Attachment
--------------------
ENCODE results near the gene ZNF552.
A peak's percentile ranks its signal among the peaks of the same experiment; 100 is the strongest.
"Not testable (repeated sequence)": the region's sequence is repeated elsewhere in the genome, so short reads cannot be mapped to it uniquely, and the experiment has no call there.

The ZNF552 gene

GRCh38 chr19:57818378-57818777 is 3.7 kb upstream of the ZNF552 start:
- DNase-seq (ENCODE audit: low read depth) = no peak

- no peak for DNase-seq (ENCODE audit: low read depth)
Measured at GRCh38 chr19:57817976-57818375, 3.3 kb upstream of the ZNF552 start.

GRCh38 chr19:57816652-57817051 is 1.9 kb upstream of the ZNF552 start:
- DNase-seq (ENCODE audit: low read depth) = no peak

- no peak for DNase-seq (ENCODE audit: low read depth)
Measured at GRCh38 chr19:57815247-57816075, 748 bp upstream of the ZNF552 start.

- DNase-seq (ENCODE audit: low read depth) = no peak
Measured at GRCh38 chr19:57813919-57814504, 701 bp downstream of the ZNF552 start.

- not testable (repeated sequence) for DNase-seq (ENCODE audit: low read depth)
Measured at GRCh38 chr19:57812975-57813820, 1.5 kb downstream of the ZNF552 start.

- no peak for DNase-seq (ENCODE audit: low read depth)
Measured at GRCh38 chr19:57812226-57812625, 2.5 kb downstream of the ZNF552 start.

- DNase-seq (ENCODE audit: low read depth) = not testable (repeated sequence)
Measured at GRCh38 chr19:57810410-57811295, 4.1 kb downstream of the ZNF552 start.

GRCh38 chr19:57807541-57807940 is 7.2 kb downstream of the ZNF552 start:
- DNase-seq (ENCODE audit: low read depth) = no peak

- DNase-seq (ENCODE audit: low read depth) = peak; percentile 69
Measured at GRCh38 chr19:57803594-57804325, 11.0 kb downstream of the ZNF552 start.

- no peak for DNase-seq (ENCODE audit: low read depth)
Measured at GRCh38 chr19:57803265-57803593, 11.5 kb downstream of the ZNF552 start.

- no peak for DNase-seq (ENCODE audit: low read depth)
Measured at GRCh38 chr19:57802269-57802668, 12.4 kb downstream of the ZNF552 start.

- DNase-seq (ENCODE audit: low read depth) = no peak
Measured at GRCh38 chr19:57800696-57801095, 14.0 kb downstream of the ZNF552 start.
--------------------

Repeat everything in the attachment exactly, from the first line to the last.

ENCODE results near the gene ZNF552.
A peak's percentile ranks its signal among the peaks of the same experiment; 100 is the strongest.
"Not testable (repeated sequence)": the region's sequence is repeated elsewhere in the genome, so short reads cannot be mapped to it uniquely, and the experiment has no call there.

The ZNF552 gene

GRCh38 chr19:57818378-57818777 is 3.7 kb upstream of the ZNF552 start:
- DNase-seq (ENCODE audit: low read depth) = no peak

- no peak for DNase-seq (ENCODE audit: low read depth)
Measured at GRCh38 chr19:57817976-57818375, 3.3 kb upstream of the ZNF552 start.

GRCh38 chr19:57816652-57817051 is 1.9 kb upstream of the ZNF552 start:
- DNase-seq (ENCODE audit: low read depth) = no peak

- no peak for DNase-seq (ENCODE audit: low read depth)
Measured at GRCh38 chr19:57815247-57816075, 748 bp upstream of the ZNF552 start.

- DNase-seq (ENCODE audit: low read depth) = no peak
Measured at GRCh38 chr19:57813919-57814504, 701 bp downstream of the ZNF552 start.

- not testable (repeated sequence) for DNase-seq (ENCODE audit: low read depth)
Measured at GRCh38 chr19:57812975-57813820, 1.5 kb downstream of the ZNF552 start.

- no peak for DNase-seq (ENCODE audit: low read depth)
Measured at GRCh38 chr19:57812226-57812625, 2.5 kb downstream of the ZNF552 start.

- DNase-seq (ENCODE audit: low read depth) = not testable (repeated sequence)
Measured at GRCh38 chr19:57810410-57811295, 4.1 kb downstream of the ZNF552 start.

GRCh38 chr19:57807541-57807940 is 7.2 kb downstream of the ZNF552 start:
- DNase-seq (ENCODE audit: low read depth) = no peak

- DNase-seq (ENCODE audit: low read depth) = peak; percentile 69
Measured at GRCh38 chr19:57803594-57804325, 11.0 kb downstream of the ZNF552 start.

- no peak for DNase-seq (ENCODE audit: low read depth)
Measured at GRCh38 chr19:57803265-57803593, 11.5 kb downstream of the ZNF552 start.

- no peak for DNase-seq (ENCODE audit: low read depth)
Measured at GRCh38 chr19:57802269-57802668, 12.4 kb downstream of the ZNF552 start.

- DNase-seq (ENCODE audit: low read depth) = no peak
Measured at GRCh38 chr19:57800696-57801095, 14.0 kb downstream of the ZNF552 start.